Jody McIntyre CC
Morning is cool, the way a long array of early mornings can be. I step into it, take my coffee upstairs, and wait for it to warm up. If I could only finally eat something solid, I would. If I could only finally sneak up on the outside, as if to say, “I don’t belong here.” Coyote, owl, cricket: each of them would hear me. Each one would rise out of its resting place, convinced that it was the most important creature to appear. Each phoenix would appear slowly creeping up to the flames. What else could they do?
What do you see when the snow first falls? I can’t remember the last time I saw it. The loveliness of pure ice, as it is called. But what does the heat say in return? Too much of a glass away from fracturing when summer hits. So much torpor of weather, yet spring makes it feel so normal. As far as I can see, I want to fall into it with my eyes closed, escape the world, never return. This feels ancient. I don’t know how they don’t see the signs: asleep at the wheel, thyroid acting up, faking it all the time. So.
I rest up. Nothing seems weather-y at all. But I know that the crux of things is that Eliot didn’t like weather. But what about the poems? There’s not much left there. I am attached to culture as much as I can be, but I can’t fall off it. I need to fall. Mom does, too. Where in the morning did this illness find us? Was it the longest day of the year, or the longest night of the star brigade? I assume, perhaps wrongly, that you feel it, too. I don’t know whose side you’re on, but I always hope it’s mine.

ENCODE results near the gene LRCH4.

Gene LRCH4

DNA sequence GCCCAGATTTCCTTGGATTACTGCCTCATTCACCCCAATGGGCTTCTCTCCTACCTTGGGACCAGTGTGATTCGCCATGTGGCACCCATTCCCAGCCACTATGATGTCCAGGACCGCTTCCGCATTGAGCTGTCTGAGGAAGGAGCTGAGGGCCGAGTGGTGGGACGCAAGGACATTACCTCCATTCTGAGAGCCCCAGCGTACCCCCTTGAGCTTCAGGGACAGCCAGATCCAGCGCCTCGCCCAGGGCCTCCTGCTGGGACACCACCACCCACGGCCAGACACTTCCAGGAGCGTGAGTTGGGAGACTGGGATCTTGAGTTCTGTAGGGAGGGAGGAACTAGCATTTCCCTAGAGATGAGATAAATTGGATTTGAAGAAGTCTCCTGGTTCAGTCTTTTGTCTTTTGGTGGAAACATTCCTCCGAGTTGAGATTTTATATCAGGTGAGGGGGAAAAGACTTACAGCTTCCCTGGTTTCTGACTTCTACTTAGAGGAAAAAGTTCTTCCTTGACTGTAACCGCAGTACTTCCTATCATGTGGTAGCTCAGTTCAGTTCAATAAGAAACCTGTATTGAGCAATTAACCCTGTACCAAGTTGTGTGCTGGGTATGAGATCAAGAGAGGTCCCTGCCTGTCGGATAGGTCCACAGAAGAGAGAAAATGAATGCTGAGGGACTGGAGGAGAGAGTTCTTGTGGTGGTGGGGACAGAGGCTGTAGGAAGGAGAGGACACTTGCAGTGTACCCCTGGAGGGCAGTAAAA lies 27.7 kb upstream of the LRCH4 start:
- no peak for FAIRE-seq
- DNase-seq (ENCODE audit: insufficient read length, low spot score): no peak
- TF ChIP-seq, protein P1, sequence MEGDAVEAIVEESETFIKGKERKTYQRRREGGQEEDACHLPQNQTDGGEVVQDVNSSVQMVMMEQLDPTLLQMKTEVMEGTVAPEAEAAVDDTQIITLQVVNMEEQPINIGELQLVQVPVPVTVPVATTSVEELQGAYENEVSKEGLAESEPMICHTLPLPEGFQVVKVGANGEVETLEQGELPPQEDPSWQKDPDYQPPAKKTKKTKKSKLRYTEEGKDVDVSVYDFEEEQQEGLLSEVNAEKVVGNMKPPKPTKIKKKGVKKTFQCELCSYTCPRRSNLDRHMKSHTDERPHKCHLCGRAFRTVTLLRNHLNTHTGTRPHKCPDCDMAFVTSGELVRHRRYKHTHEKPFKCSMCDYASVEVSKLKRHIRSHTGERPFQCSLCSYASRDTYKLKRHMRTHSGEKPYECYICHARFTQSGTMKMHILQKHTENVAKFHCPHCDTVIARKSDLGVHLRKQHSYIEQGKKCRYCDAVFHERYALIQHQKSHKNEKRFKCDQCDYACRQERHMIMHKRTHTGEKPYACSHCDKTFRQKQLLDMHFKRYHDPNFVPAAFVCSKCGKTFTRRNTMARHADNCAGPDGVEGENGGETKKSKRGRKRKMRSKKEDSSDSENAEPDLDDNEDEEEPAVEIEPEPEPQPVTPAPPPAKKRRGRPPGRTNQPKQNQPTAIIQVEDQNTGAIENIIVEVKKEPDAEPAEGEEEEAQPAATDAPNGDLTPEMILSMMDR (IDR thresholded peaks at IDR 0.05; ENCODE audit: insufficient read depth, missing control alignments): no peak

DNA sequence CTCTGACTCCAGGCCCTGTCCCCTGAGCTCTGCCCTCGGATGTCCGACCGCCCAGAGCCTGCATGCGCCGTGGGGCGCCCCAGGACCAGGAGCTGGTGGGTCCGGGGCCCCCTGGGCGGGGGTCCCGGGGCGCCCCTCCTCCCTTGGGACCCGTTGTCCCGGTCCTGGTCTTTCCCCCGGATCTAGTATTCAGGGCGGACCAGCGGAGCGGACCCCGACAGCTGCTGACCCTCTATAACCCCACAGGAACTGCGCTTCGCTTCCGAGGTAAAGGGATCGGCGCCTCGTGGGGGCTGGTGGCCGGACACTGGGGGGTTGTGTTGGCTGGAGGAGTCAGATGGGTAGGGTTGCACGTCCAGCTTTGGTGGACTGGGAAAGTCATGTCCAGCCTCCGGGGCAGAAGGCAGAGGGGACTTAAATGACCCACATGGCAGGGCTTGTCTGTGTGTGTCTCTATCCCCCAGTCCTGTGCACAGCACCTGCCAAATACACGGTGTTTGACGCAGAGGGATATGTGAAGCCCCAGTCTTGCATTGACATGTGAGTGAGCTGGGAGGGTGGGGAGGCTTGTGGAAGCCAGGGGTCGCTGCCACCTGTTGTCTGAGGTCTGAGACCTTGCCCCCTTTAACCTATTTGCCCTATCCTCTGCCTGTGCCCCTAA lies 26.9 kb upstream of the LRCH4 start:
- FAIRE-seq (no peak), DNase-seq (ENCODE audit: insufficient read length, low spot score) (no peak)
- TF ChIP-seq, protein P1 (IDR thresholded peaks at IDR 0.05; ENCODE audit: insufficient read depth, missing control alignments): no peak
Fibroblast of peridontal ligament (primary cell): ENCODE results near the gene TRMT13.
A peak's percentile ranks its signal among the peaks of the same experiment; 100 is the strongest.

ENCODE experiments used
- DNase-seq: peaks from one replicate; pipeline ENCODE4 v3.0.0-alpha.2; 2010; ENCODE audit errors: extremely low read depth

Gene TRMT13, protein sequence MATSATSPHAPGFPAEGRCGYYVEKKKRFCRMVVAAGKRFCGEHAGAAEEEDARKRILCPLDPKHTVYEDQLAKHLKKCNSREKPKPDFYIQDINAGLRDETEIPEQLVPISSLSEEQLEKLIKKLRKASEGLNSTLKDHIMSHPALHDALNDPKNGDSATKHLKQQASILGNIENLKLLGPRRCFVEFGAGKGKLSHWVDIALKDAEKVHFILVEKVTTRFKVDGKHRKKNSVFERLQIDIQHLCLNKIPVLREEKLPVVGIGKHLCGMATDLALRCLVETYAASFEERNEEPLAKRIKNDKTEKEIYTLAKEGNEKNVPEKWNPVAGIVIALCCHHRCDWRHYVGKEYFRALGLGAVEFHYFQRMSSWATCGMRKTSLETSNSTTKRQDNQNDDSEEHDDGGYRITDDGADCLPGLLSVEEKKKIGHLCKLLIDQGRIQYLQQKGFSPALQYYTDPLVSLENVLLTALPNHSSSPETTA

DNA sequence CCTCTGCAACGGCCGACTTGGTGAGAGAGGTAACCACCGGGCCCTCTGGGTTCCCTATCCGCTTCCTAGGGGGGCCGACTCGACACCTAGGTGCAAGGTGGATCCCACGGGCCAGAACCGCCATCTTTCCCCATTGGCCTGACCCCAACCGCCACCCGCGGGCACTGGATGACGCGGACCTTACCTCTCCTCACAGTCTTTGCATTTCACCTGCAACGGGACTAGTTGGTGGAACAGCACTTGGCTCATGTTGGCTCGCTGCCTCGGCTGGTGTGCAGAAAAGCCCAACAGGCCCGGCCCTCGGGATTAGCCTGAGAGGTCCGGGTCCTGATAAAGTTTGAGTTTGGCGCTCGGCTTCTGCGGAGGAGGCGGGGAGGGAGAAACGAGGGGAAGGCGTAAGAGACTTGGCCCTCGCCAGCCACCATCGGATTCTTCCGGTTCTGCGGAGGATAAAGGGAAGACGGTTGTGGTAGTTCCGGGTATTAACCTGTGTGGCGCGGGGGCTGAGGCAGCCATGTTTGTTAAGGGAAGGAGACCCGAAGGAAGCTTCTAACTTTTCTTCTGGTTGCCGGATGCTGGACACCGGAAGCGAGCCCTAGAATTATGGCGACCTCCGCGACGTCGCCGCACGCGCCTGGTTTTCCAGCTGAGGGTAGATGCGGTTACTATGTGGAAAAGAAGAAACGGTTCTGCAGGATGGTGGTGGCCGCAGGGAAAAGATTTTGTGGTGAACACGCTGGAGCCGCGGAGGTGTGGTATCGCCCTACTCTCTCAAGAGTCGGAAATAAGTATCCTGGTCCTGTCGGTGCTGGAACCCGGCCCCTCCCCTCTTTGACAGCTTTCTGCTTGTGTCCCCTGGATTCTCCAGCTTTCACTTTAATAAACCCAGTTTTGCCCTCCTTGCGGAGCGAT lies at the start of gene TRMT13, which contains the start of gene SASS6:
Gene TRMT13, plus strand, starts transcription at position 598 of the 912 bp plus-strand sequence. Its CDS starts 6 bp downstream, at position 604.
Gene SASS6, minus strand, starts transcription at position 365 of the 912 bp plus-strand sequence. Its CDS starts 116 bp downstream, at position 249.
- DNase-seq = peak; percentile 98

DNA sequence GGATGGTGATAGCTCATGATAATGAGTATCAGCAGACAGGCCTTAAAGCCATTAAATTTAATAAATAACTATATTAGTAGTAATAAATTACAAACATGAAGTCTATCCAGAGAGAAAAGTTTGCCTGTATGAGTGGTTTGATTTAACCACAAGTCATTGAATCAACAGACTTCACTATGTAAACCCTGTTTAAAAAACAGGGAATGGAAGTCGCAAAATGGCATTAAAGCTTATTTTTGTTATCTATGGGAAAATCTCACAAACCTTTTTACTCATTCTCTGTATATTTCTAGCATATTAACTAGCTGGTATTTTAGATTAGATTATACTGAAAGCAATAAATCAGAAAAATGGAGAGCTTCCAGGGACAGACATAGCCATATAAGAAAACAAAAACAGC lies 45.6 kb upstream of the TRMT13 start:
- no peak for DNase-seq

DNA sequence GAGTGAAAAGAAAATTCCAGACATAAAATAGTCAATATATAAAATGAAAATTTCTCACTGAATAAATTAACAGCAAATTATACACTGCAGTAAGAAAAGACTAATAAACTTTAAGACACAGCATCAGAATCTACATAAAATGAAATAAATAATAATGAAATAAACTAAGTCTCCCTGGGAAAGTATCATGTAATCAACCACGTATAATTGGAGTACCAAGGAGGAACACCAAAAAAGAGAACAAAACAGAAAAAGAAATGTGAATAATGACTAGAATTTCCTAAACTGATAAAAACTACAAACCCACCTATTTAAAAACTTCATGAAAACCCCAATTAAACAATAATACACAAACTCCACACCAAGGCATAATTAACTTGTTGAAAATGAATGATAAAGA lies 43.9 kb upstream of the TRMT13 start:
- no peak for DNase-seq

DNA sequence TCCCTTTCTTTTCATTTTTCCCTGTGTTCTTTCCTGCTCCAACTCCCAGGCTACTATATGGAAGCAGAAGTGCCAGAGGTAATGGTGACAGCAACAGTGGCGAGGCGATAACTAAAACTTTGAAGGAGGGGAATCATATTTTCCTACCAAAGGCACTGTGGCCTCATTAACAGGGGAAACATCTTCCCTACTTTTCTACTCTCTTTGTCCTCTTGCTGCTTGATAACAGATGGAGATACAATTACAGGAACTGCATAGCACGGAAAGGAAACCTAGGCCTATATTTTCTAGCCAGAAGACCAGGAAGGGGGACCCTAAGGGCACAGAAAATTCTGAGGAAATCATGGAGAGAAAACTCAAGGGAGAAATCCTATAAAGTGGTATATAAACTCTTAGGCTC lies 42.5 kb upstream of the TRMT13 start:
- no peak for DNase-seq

I feel it’s wrong, always: the corrections of weather. It’s always coming in from somewhere new. So they say. I’m sorry I lost you, I want to say, but always to the wrong one. And, really, no zeros, like the row of them I saw once. I wish I could claim salvation from the clouds or from the interiors of mangoes. But I can’t. I wish I could wash myself to the shores of the state, lay up there, like waiting to be pardoned. It doesn’t make any sense to wait on the executive branch, someone says. Yes, I know.
Laura Carter lives in Atlanta, GA, where she was born and raised. She finished grad school in 2007, and she has published several chapbooks since then, including three with Dancing Girl Press in Chicago. She teaches college writing and humanities.
Write something about yourself. No need to be fancy, just an overview.